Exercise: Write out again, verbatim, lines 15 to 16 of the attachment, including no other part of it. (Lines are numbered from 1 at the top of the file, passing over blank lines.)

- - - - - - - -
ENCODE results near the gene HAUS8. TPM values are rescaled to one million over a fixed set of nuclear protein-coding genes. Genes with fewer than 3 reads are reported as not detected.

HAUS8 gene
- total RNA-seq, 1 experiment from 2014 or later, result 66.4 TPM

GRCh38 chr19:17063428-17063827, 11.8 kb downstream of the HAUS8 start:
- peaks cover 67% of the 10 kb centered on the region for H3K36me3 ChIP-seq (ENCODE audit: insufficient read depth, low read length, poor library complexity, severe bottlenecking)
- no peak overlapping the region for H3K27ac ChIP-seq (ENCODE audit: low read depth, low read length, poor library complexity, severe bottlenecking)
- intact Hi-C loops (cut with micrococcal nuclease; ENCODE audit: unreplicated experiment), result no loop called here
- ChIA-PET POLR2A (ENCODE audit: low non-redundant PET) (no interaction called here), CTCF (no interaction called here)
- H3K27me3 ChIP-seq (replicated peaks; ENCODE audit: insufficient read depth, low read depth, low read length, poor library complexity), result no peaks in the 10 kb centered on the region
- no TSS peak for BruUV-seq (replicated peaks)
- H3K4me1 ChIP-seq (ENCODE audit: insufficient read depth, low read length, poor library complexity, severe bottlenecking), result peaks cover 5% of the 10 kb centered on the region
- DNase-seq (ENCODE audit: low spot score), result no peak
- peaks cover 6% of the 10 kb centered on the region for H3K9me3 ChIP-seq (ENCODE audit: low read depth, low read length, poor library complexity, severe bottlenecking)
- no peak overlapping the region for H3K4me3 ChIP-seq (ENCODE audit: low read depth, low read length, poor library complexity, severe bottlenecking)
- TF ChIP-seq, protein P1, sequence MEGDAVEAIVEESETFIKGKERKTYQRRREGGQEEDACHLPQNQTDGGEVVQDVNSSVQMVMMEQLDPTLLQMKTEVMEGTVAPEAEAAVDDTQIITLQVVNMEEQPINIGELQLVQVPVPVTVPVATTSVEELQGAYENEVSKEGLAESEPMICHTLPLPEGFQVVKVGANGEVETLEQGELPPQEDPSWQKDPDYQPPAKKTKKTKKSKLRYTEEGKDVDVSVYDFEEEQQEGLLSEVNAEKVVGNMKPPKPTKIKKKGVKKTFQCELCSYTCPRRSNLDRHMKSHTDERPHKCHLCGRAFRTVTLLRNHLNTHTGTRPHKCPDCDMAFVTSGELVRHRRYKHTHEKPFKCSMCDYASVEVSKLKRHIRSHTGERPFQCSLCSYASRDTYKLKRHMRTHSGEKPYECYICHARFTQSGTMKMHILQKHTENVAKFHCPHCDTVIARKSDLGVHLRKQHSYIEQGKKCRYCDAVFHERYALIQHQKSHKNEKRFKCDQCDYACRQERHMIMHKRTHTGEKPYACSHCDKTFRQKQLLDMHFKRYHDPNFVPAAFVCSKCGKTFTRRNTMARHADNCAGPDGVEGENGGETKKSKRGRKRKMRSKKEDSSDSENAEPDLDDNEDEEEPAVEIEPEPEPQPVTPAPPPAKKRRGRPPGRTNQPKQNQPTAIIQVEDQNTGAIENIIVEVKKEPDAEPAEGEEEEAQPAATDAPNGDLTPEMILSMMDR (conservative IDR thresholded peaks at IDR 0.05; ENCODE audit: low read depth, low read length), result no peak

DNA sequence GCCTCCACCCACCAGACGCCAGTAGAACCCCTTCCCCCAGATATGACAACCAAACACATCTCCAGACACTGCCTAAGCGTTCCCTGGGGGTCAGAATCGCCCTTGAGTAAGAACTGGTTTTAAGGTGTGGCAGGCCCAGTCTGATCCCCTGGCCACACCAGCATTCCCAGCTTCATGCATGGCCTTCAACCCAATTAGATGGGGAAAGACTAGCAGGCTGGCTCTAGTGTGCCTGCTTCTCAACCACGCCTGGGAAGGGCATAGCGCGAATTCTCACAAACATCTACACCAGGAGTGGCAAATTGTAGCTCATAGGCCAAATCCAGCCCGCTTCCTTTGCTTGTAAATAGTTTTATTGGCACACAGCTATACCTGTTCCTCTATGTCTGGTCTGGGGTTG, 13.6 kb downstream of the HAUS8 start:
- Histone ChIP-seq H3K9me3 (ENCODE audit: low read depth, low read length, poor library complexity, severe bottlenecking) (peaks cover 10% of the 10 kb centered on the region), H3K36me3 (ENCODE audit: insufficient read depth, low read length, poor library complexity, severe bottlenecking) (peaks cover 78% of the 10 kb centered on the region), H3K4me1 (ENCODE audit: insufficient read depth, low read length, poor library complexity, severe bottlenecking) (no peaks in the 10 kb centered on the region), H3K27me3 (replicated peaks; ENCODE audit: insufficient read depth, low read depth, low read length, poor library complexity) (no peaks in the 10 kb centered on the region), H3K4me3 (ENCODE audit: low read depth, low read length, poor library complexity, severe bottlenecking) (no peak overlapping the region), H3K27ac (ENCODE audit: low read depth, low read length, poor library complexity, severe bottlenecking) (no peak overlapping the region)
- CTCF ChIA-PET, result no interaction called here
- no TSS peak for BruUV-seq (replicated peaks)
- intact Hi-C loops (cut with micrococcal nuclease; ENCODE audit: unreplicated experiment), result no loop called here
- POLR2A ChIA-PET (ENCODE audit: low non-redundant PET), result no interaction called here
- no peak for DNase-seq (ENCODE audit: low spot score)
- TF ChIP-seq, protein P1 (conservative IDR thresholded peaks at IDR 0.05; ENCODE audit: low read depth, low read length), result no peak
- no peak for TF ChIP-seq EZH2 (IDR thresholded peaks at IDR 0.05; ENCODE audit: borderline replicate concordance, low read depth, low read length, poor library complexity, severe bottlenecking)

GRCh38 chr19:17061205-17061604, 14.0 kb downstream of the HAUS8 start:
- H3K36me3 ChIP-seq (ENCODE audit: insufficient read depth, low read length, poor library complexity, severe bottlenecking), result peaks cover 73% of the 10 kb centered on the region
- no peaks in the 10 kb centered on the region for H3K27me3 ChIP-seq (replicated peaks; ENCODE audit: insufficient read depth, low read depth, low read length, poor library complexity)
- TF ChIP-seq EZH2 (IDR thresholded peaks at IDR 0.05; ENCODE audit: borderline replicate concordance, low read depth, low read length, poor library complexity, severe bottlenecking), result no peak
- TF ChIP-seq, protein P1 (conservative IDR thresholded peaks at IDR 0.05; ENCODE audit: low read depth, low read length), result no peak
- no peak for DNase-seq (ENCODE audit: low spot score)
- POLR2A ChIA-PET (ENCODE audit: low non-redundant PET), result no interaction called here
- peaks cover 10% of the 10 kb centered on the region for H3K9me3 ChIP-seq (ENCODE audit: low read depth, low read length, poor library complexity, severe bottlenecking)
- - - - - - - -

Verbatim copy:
- TF ChIP-seq, protein P1, sequence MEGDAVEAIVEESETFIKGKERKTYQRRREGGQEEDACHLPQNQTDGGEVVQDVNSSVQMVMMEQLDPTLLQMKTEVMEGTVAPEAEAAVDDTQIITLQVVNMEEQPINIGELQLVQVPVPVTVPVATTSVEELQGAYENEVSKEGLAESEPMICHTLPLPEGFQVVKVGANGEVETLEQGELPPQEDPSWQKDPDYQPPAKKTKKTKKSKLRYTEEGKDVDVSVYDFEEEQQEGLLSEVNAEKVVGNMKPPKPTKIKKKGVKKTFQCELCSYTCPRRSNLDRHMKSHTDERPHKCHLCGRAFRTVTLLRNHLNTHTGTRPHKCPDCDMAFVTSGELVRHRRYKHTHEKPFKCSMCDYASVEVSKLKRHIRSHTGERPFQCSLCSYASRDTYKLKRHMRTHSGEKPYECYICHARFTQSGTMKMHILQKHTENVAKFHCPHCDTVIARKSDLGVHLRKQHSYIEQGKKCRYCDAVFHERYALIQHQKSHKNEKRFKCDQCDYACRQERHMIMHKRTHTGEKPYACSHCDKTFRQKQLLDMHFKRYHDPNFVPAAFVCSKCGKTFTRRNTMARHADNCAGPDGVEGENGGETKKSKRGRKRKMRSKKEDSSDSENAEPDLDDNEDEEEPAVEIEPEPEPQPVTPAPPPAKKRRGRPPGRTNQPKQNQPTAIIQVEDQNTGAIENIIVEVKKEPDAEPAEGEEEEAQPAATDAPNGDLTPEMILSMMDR (conservative IDR thresholded peaks at IDR 0.05; ENCODE audit: low read depth, low read length), result no peak

DNA sequence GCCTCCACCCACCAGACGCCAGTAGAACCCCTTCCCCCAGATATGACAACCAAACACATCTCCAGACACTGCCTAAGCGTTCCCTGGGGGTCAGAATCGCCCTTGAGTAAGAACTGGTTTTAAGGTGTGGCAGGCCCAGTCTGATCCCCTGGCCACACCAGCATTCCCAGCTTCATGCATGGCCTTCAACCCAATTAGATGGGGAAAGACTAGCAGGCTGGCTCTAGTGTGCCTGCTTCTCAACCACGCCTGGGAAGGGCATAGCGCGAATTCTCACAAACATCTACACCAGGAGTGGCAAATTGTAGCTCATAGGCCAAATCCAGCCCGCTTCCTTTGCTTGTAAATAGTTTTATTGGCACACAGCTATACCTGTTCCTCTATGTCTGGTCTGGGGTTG, 13.6 kb downstream of the HAUS8 start: